In Bid for Air Superiority, Israel May Wait for Better Jets

Israel Air Force is due to receive F-35 stealth fighters from manufacturer Lockheed Martin beginning in late 2015.

Anshel Pfeffer
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Anshel Pfeffer

Israel might accept deliveries of the new F-35 fighter jet later than planned to make sure the planes have the capabilities the air force requires.

The Israel Air Force is due to receive the planes from manufacturer Lockheed Martin beginning in late 2015. But the current development speed means that if Israel takes the planes on schedule, they will be from the first batch of production, lacking the advanced electronics, communications and radar functions that Israel demands.

The F-35 Joint Strike FighterCredit: AP

Third-batch jets that feature these capabilities will not be delivered before late 2016. Teams from the IAF and the Defense Ministry have left for the United States in the past two weeks to take part in discussions between Lockheed Martin and the U.S. Air Force. The sides will plan production and the various delivery dates.

The Israel Air Force now believes that timing must be considered against capabilities. The IAF wants to acquire the jets as soon as possible to increase its technological lead over other countries in the region. This would bolster the air force's deterrent capabilities.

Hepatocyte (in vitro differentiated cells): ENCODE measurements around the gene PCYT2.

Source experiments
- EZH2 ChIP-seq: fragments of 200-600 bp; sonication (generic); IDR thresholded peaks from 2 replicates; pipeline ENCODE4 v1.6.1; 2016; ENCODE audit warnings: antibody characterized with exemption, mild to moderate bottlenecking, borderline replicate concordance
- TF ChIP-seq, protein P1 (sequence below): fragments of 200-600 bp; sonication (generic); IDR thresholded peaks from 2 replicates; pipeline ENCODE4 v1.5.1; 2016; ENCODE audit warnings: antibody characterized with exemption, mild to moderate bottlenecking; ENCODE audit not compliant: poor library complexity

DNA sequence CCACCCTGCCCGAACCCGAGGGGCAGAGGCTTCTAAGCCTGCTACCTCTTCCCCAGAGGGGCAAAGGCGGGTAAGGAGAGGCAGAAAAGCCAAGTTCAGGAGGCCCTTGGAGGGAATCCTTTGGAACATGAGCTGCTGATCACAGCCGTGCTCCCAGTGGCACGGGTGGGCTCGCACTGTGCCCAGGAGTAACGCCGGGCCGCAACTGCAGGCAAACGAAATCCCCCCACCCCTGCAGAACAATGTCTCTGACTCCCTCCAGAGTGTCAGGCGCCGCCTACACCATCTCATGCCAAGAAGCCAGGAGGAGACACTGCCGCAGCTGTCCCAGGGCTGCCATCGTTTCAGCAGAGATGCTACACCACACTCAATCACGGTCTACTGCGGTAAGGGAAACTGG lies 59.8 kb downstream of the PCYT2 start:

However, the IAF also fears that even at the price of $100 million per unit, it may eventually end up with a jet lacking the advanced capabilities it needs. A meeting headed by the director-general of the Defense Ministry, Maj. Gen. Udi Shani, is scheduled to take place in two months to sum up the work of the teams that visited the United States and to decide whether the purchasing agreement of 25 jets already signed needs to be changed.

Lockheed Martin, for its part, wants to deliver the planes as soon as possible to boost its marketing efforts with an Israeli endorsement.

The Defense Ministry said yesterday that it had signed letter of agreement to receive stealth jets in late 2015. "We do no intend to comment on financially-motivated speculation," the ministry said in a statement.

Lockheed Martin said it remains convinced it will provide Israel with fully battle-ready F-35 jets on the schedule discussed by the U.S. and Israel governments. "All jets received by Israel will have full battle capabilities," the company said.